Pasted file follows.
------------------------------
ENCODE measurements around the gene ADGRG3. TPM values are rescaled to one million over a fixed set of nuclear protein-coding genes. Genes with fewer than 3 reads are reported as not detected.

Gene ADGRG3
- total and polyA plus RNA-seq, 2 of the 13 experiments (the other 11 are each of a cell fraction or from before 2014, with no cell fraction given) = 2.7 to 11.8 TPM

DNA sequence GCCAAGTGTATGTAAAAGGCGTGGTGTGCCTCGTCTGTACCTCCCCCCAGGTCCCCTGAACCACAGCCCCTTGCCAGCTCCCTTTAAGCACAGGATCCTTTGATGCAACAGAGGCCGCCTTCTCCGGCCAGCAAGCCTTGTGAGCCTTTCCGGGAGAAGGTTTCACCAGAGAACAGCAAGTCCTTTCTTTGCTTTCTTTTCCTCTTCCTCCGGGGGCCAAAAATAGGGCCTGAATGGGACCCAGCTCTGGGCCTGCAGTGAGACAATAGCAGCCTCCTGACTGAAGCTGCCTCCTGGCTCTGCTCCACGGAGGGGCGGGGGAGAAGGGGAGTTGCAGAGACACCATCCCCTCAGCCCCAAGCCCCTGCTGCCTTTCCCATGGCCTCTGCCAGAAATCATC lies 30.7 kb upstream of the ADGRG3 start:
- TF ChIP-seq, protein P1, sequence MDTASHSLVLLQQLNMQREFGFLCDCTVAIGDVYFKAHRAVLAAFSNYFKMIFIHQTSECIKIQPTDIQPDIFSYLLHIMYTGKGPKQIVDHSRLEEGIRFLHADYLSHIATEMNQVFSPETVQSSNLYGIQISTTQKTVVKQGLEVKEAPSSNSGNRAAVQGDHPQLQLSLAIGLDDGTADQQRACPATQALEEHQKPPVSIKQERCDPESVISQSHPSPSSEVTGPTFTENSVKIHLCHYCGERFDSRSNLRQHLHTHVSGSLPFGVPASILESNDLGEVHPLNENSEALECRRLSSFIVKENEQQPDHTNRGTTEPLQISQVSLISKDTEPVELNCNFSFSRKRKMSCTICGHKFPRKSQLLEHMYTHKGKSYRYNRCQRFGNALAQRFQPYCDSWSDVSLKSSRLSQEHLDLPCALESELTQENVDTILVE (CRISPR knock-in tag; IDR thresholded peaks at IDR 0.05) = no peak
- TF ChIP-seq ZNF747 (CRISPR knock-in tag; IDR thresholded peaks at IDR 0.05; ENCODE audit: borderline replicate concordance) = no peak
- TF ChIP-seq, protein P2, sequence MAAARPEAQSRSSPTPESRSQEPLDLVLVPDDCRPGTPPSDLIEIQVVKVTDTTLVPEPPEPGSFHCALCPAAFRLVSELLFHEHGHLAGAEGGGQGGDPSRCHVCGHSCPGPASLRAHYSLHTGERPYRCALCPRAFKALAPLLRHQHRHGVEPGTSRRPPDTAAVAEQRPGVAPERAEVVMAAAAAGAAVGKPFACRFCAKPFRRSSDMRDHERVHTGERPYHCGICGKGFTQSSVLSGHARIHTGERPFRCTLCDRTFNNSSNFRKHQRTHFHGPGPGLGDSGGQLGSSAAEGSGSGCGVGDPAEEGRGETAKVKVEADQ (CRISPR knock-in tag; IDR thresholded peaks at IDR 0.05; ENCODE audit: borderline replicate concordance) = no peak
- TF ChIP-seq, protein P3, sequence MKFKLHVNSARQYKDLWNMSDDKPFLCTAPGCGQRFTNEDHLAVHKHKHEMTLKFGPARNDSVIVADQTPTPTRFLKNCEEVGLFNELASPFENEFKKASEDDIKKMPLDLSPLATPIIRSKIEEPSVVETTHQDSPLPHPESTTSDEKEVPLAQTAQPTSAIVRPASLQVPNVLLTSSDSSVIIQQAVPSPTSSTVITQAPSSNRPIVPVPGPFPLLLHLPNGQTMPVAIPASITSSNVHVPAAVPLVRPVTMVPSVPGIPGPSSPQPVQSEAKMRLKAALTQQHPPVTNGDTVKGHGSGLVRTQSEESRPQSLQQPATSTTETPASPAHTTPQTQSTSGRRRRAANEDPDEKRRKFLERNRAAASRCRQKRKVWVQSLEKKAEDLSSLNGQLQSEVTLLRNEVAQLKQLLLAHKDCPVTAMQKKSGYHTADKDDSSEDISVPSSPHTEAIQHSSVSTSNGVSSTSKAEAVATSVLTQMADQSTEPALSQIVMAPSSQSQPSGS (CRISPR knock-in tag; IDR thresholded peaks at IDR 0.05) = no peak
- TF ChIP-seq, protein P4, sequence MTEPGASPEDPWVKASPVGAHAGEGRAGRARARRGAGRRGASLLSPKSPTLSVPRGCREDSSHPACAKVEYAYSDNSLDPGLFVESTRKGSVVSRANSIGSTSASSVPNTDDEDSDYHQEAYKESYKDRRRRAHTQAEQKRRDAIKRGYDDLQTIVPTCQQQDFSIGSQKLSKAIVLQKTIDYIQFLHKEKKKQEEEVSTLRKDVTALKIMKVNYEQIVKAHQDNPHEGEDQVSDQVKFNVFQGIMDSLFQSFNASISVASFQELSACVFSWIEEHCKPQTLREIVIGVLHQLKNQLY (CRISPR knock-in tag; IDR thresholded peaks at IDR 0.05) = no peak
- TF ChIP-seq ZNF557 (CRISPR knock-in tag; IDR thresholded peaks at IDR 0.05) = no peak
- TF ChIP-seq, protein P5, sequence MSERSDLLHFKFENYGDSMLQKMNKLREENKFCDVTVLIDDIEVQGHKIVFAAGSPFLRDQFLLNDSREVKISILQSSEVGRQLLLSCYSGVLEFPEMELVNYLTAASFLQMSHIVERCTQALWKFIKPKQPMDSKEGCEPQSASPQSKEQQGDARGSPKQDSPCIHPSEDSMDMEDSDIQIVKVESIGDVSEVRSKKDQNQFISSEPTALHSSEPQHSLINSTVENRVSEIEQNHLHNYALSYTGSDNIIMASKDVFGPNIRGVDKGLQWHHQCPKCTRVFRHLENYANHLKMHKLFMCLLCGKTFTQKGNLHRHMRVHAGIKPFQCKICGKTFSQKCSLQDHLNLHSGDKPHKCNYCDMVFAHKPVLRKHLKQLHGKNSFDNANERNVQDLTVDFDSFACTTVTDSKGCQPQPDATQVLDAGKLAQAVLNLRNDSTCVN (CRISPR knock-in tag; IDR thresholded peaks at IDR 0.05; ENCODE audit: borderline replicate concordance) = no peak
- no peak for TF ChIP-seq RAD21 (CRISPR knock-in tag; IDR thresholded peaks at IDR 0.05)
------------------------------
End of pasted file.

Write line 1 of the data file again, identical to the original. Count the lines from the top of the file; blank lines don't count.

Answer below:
ENCODE measurements around the gene ADGRG3. TPM values are rescaled to one million over a fixed set of nuclear protein-coding genes. Genes with fewer than 3 reads are reported as not detected.